broken crank pin and sea running heavy.
Am afraid we will never reach home. Trust
that some passing vessel may pick us up.
If nlot the tale is told.
DENNIS 31URPH Yv, Boston.
STime Sidney Wright was a Ima.! iron
propeller. She left Philadelphia on Sept.
14. 1880, for Florida ports. Her crew con
sitedl of six men. Neither vessel nor crew
were ever heard of until the bottle was
Wha1 't c-an be more dlisagreeabmle, mote
dsgu-ag", than to sit in at room w-ith a
pe. ion wh~o is troubled with catarrh, arid
has to keep coughing and clearing his or
her throait of the mucus which drops ito
t? Such persons are always to be pitied if
they try to cure themnselves and fall. But
if thiey get Dr. Sage's Cataurh Remedy there
need be no failure.
Pianos and~ Organas.
All of the best makes. $2> cash and
balance November 1, at spot cash prices
on a Piano. $10 cash and bahince No
vember 1, at s-pot cash prices on an
Organ. D~elivered, freight free, at you
nearest denot. Fifteen days test trial
and freight both ways if not satisfactory.
-Write for circulars.
- ~ N. W. TRUTMP,
Columbia, S. C.
A cer,.ponentwries, 'Can vou ree
ommnetd at really gootd book to ttake oni a
.brief outing to the Thousand Isles?' With
.pneaoure. the poceat-book.
HISTORY OF TUH BUSTLE.
The Impetus Which Has Borne It Through
successive stages of rth-erly
Now, we don't mean the great busi
ness bustle which belongs to the early
fall and winter trade, nor the great
bustle of the humming and whirling
marts of manufacturing energy. We
mean the great bustle of modern fash
Nothing has outstripped the bustle in
its gig-ntic stride for prodigious excel
lence.' It is paradoxical that this "out
ward form" of fashion, which has never
been literally in front, has still left all
mo'listic rivals behind.
We can recall when this startlingly
reproductive fruit received the distinct
impetus which has borne it through
successive stages to the present extraor
dinrv condition of development. The
bustle got a wondrous impetus from an
accident and alarm of the war. We
have intently observed its onward
march toward immensity for more than
twenty years; and, now that it has
,rown iar;e enough to comprehend this
commentnry, we pay to its historic
origin our respectful compliments.
The bustle of the war period in the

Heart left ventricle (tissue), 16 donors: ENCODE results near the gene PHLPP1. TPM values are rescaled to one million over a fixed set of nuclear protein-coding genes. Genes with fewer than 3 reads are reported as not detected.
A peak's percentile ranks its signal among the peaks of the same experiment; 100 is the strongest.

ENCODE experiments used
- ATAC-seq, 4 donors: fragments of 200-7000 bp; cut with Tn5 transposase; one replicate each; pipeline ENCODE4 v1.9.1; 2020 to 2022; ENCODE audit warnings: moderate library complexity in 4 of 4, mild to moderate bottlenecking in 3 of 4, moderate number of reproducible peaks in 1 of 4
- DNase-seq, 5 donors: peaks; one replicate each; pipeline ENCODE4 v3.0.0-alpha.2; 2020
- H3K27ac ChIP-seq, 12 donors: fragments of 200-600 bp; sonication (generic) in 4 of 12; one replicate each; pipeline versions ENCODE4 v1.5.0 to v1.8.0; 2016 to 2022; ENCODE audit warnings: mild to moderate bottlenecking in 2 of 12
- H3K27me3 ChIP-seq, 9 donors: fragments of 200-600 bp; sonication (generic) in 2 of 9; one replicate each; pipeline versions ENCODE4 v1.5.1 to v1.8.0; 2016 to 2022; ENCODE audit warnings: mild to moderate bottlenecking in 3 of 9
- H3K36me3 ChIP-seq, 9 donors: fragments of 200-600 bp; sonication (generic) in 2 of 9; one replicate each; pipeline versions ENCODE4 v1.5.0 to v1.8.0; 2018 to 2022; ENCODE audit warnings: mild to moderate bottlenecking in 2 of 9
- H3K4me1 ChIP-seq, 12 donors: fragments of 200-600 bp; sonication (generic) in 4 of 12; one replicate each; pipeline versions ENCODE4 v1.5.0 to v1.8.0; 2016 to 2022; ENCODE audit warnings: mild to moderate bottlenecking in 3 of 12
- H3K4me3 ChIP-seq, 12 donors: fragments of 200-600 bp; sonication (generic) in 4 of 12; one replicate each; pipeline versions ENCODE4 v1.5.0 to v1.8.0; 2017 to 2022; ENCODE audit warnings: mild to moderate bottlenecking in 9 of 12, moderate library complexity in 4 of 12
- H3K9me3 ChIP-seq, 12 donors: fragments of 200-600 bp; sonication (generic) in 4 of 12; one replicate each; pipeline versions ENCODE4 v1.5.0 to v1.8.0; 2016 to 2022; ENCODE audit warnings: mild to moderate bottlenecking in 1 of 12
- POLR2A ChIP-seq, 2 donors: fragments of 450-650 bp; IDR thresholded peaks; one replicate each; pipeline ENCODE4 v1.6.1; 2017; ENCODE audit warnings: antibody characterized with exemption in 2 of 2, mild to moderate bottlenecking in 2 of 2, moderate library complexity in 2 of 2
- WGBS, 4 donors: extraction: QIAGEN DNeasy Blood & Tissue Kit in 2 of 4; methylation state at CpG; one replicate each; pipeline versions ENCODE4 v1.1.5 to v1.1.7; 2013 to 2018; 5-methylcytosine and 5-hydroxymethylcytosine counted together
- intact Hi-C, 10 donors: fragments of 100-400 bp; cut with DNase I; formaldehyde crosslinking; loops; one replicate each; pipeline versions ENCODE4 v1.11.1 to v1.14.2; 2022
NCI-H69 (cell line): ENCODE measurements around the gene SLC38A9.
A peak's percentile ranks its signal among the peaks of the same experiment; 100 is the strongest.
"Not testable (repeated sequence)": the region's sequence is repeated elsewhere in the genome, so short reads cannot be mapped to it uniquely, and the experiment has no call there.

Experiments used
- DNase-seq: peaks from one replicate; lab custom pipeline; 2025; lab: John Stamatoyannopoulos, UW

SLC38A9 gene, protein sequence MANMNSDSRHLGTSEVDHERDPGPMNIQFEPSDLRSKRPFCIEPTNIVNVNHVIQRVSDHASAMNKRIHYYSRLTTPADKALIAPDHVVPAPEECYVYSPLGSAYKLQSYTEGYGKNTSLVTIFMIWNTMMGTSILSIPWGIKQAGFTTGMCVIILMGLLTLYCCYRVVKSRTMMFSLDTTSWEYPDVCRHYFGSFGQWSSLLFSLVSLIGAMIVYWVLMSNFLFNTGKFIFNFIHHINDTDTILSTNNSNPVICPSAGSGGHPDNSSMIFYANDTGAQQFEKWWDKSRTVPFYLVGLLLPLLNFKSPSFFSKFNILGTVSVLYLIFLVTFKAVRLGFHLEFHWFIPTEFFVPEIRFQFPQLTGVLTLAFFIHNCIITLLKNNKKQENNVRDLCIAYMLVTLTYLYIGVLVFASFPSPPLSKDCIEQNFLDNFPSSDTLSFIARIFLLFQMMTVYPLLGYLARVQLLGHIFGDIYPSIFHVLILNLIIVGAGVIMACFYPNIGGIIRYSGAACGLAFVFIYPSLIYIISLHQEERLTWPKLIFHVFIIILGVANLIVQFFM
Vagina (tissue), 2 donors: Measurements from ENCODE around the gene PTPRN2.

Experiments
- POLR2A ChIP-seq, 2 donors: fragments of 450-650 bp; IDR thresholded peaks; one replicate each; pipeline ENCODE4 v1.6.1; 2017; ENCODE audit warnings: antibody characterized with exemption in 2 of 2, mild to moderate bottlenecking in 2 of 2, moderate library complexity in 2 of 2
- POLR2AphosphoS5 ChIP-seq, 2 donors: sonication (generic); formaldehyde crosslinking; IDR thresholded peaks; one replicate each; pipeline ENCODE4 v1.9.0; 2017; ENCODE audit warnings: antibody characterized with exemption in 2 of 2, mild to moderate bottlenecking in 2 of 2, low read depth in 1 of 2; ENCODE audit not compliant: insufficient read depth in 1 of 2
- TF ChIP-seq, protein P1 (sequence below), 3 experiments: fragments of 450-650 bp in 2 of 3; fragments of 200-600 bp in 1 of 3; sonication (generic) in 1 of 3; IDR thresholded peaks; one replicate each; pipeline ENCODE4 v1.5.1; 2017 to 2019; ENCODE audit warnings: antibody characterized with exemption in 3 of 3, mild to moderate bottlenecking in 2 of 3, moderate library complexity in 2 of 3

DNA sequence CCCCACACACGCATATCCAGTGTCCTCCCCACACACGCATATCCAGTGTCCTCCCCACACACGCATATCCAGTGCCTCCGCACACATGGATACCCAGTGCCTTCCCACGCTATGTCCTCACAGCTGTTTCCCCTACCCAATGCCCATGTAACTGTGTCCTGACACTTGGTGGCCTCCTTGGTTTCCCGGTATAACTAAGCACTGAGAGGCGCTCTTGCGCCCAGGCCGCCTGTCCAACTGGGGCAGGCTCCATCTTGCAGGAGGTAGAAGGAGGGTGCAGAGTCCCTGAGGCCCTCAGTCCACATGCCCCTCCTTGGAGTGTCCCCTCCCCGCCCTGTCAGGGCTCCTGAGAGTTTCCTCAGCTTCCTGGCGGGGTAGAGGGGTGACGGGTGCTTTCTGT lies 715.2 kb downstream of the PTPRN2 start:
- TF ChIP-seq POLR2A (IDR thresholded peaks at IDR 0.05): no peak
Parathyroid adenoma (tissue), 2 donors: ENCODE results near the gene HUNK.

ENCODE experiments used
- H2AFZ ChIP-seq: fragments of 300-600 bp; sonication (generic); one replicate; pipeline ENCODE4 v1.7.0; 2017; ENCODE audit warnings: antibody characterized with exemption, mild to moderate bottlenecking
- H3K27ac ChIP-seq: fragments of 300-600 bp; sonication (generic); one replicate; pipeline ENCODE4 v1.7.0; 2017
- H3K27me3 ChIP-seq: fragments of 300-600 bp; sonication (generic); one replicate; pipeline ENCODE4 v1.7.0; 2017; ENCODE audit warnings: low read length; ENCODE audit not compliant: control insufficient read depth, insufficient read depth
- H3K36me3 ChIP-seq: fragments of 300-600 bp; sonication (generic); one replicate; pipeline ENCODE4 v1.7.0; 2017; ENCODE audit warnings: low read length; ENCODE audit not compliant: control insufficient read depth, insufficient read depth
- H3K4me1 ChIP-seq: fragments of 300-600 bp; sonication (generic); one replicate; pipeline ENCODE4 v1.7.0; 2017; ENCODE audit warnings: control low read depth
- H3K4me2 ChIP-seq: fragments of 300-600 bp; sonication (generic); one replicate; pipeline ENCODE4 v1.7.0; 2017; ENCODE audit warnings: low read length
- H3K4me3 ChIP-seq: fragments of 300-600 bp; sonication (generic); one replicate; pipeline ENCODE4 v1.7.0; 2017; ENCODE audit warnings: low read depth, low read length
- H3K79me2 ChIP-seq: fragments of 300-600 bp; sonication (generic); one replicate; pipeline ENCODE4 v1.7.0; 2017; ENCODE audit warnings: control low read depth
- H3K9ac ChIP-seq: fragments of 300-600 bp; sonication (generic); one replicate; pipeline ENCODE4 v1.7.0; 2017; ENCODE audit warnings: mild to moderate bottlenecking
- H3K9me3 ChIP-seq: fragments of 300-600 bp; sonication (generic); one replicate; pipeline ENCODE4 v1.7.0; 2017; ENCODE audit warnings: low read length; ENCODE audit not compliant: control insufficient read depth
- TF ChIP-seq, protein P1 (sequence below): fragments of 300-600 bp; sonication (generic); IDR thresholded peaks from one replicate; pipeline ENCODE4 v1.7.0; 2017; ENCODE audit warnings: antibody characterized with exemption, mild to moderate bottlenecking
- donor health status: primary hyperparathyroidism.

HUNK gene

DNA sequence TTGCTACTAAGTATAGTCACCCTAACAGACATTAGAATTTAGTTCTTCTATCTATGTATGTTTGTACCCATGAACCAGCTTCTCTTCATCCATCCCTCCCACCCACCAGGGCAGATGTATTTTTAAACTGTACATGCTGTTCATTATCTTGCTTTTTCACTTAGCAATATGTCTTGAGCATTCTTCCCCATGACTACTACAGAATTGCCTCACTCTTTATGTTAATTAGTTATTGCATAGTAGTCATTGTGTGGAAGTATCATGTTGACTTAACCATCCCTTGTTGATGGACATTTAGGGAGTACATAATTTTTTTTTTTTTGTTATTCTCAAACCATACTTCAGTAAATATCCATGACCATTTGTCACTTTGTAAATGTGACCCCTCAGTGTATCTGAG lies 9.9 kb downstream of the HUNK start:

south was cut crescent-shaped, was
hand-sewed, and was then padded
through an open end with cotton or
sawdust. It was a modest, unobtrusive
bustle in its manners and when proper
ly adjusted was quite invisible to the
wearer and nearly so to the world.
Like certain lunar eclipses, it could be
viewed only from a very limited area.
When Sherman's Christian battalions
were beaten through the backways of
Georgia and the Carolinas it w s
deemed, for prudential reasons, best
deposit domestic treasure, such as
money and valuables, where they would
not confront these patriots. It was not
at first suspected that the soldiers would
appropriate these effects, but it was
feared that the gilt bric-a-brac, and
brooch, and bracelet jewelry might at
tract their admiration and impede their
march by tempting them to stop and
examine the precious wares.
When brought into full relief by pow
criul field lenses it was at last seen that
Sherman's Christian battalions were an
army of incontinent kleptomaniacs,
and'that new ingenuities would be in
constant need to escape their keen and
acute methods of detecting the secret
places of hidden treasures.
Biding places were numerous in
truth, but their instincts for stealage
were quite as diverse and quite as
At this crisis the bustle played a his.
It became a safe-despoiit for imperil
ed jewelry possessions.
Both cotton and sawdust bustles were
now brought into a new use. They
were ripped and rid of their waste,
and then were rewadded, but this time
with small wares and valued gems.
Two abnormal effects followed, the first
being a disturbance of the symmetry
and gravity of the former bustle, the
second being a marked increase in its
uroportions. This made it the more
observable, and this, too, led to its
eventual detection by certian of the sol
diers, which discovery culminated in
the theft of many bustles,gtogether [with
their precious and highly-prized con
What was next to do?
Shrewd and resourceful maidens soon
fell upon another device. There was
continual peril of loss while the bustles
were worn in their allotted places upon
the person, but there was hope of escape
for themn if they could be successfully
ecucealed elsewhere. But where, ob
where? In the house? No! for Sher
man eutered with lurid fagots. In the
wvoods' No! for his marauders roosted
upou the boughs.
So the noble women resolved to bury
their trinkets in the fields. The broad
acres thus became the depository of
their charms and treasures and the
carth covered up their-bustles.
See yonder dune where the tasseled
stlk is nodding to the breeze and you
couli hear the rustle of the corn-blade?